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Heat sink

About: Heat sink is a(n) research topic. Over the lifetime, 44009 publication(s) have been published within this topic receiving 526861 citation(s). The topic is also known as: heatsink.

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Journal ArticleDOI
Abstract: The problem of achieving compact, high-performance forced liquid cooling of planar integrated circuits has been investigated. The convective heat-transfer coefficient h between the substrate and the coolant was found to be the primary impediment to achieving low thermal resistance. For laminar flow in confined channels, h scales inversely with channel width, making microscopic channels desirable. The coolant viscosity determines the minimum practical channel width. The use of high-aspect ratio channels to increase surface area will, to an extent, further reduce thermal resistance. Based on these considerations, a new, very compact, water-cooled integral heat sink for silicon integrated circuits has been designed and tested. At a power density of 790 W/cm2, a maximum substrate temperature rise of 71°C above the input water temperature was measured, in good agreement with theory. By allowing such high power densities, the heat sink may greatly enhance the feasibility of ultrahigh-speed VLSI circuits.

3,666 citations

01 Nov 1997
Abstract: Part 1 Fundamentals: basic concepts of thermodynamics and heat transfer heat conduction steady heat conduction transient heat conduction numerical methods in heat transfer forced convection natural convection boiling and condensation radiation heat transfer heat exchangers mass transfer. Part 2 Applications: heating and cooling of buildings refrigeration and freezing of foods cooling of electronic equipment property tables and charts (SI units and English units) about the software.

2,029 citations

Journal ArticleDOI
A. Giesen1, Helmut Hügel1, A. Voss1, Klaus Wittig1, U. Brauch, H. Opower 
Abstract: A new, scalable concept for diode-pumped high-power solid-state lasers is presented The basic idea of our approach is a very thin laser crystal disc with one face mounted on a heat sink This allows very high pump power densities without high temperature rises within the crystal Together with a flat-top pump-beam profile this geometry leads to an almost homogeneous and one-dimensional heat flux perpendicular to the surface This design dramatically reduces thermal distortions compared to conventional cooling schemes and is particularly suited for quasi-three-level systems which need high pump power densities Starting from the results obtained with a Ti:Sapphire-pumped Yb:YAG laser at various temperatures, the design was proved by operating a diode-pumped Yb:YAG laser with an output power of 44 W and a maximum slope efficiency of 68% From these first results we predict an exctracted cw power of 100 W at 300 K (140 W at 200 K) with high beam quality from a single longitudinally pumped Yb: YAG crystal with an active volume of 2 mm3 Compact diode-pumped solid-state lasers in the kilowatt range seem to be possible by increasing the pump-beam diameter and/or by using several crystal discs

979 citations

Journal ArticleDOI
Abstract: The limitation of hot spot cooling in microchips represents an important hurdle for the electronics industry to overcome with coolers yet to exceed the efficiencies required. Nanotechnology-enabled heat sinks that can be magnetophoretically formed onto the hot spots within a microfluidic environment are presented. CrO2 nanoparticles, which are dynamically chained and docked onto the hot spots, establish tuneable high-aspect-ratio nanofins for the heat exchange between these hot spots and the liquid coolant. These nanofins can also be grown and released on demand, absorbing and releasing the heat from the hot spots into the microfluidic system. It is shown that both high aspect ratio and flexibility of the fins have a dramatic effect on increasing the heat sinking efficiency. The system has the potential to offer a practical cooling solution for future electronics.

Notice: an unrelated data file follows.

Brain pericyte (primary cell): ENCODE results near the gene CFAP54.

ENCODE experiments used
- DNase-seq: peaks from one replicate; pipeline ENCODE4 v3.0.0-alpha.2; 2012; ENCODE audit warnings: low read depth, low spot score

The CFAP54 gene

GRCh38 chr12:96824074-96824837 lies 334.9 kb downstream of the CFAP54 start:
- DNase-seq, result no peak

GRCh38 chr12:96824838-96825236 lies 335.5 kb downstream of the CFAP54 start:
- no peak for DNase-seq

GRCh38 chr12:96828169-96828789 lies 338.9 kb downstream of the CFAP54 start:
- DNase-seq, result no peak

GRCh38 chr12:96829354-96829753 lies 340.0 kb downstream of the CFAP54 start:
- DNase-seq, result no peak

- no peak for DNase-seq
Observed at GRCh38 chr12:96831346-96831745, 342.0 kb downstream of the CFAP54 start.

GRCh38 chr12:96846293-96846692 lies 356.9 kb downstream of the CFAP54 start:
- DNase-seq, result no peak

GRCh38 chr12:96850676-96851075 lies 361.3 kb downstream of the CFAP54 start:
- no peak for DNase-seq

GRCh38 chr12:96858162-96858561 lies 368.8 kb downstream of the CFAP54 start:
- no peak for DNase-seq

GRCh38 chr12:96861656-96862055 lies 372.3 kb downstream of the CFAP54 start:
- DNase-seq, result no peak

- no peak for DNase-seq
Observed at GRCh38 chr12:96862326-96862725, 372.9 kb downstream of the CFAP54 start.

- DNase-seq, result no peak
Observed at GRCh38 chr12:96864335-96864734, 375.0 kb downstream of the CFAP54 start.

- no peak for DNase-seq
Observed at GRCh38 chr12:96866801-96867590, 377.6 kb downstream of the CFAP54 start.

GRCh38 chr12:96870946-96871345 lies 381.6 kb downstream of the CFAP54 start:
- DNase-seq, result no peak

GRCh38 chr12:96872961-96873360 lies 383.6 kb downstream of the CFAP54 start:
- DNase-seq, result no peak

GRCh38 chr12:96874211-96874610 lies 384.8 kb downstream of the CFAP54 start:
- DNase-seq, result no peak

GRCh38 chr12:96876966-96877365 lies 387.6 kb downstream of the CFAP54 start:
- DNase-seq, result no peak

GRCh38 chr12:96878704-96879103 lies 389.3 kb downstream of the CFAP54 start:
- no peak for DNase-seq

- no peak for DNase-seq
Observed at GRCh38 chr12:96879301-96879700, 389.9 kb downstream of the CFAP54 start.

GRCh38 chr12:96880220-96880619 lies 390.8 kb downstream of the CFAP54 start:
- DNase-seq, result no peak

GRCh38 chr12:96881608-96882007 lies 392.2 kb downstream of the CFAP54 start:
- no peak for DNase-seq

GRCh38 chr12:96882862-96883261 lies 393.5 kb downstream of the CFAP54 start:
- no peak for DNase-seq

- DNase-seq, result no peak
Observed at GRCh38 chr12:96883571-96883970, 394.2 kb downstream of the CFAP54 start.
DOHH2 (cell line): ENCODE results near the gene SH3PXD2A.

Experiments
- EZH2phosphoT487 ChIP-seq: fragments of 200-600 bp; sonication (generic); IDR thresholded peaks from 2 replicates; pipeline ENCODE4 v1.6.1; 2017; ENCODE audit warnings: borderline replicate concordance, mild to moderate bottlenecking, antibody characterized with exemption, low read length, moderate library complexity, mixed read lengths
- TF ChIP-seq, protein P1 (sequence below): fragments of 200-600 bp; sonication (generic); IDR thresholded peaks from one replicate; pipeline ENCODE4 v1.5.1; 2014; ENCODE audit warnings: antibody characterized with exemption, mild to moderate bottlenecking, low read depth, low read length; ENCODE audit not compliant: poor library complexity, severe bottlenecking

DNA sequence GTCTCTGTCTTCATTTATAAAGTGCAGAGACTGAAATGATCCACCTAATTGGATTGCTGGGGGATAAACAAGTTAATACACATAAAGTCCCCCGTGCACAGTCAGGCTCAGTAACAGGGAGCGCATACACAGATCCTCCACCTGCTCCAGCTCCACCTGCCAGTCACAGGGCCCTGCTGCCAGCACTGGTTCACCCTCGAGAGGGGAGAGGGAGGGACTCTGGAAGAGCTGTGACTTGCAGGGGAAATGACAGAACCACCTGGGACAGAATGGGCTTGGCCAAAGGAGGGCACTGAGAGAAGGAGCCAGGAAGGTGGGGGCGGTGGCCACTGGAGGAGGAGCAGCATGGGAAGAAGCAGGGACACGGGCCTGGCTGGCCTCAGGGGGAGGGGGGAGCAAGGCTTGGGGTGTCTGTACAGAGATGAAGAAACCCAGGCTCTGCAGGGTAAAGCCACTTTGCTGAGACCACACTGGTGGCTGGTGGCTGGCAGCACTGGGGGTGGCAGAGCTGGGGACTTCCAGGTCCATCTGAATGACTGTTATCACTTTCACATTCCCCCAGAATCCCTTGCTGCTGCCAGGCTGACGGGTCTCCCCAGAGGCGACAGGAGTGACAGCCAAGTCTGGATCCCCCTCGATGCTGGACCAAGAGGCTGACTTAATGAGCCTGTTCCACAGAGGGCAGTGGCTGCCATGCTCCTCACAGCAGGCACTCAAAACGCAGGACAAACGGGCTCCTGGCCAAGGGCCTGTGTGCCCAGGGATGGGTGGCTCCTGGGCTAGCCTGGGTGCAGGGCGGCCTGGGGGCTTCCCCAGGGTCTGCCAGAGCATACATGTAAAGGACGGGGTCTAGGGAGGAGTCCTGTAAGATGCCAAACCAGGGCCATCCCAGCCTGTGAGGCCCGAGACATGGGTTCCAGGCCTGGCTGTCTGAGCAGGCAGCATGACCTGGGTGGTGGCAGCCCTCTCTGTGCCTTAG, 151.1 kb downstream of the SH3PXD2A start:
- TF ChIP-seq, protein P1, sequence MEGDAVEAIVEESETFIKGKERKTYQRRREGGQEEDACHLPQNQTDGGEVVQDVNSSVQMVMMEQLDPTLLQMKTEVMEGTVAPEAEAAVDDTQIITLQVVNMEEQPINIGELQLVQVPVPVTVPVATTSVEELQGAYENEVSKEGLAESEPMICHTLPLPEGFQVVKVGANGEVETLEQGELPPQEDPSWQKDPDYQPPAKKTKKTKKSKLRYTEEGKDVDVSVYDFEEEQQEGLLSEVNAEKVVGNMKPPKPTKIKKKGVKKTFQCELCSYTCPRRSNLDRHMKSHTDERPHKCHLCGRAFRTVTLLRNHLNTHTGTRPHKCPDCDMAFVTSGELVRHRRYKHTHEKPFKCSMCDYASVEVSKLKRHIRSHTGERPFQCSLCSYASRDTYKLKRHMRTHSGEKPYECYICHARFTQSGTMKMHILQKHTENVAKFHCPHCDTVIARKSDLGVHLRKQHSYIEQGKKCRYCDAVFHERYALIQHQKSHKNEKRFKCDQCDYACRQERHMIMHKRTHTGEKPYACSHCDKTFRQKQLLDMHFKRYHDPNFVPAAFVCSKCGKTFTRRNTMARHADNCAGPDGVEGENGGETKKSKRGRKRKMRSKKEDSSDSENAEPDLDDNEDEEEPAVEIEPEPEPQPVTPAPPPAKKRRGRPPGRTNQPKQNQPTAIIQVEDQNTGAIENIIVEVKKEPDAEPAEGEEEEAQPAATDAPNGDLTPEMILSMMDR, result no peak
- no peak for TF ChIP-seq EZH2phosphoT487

854 citations

Journal ArticleDOI
Issam Mudawar1
TL;DR: This paper explores the recent research developments in high-heat-flux thermal management and demonstrates that, while different cooling options can be tailored to the specific needs of individual applications, system considerations always play a paramount role in determining the most suitable cooling scheme.
Abstract: This paper explores the recent research developments in high-heat-flux thermal management. Cooling schemes such as pool boiling, detachable heat sinks, channel flow boiling, microchannel and mini-channel heat sinks, jet-impingement, and sprays, are discussed and compared relative to heat dissipation potential, reliability, and packaging concerns. It is demonstrated that, while different cooling options can be tailored to the specific needs of individual applications, system considerations always play a paramount role in determining the most suitable cooling scheme. It is also shown that extensive fundamental electronic cooling knowledge has been amassed over the past two decades. Yet there is now a growing need for hardware innovations rather than perturbations to those fundamental studies. An example of these innovations is the cooling of military avionics, where research findings from the electronic cooling literature have made possible the development of a new generation of cooling hardware which promise order of magnitude increases in heat dissipation compared to today's cutting edge avionics cooling schemes.

745 citations

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No. of papers in the topic in previous years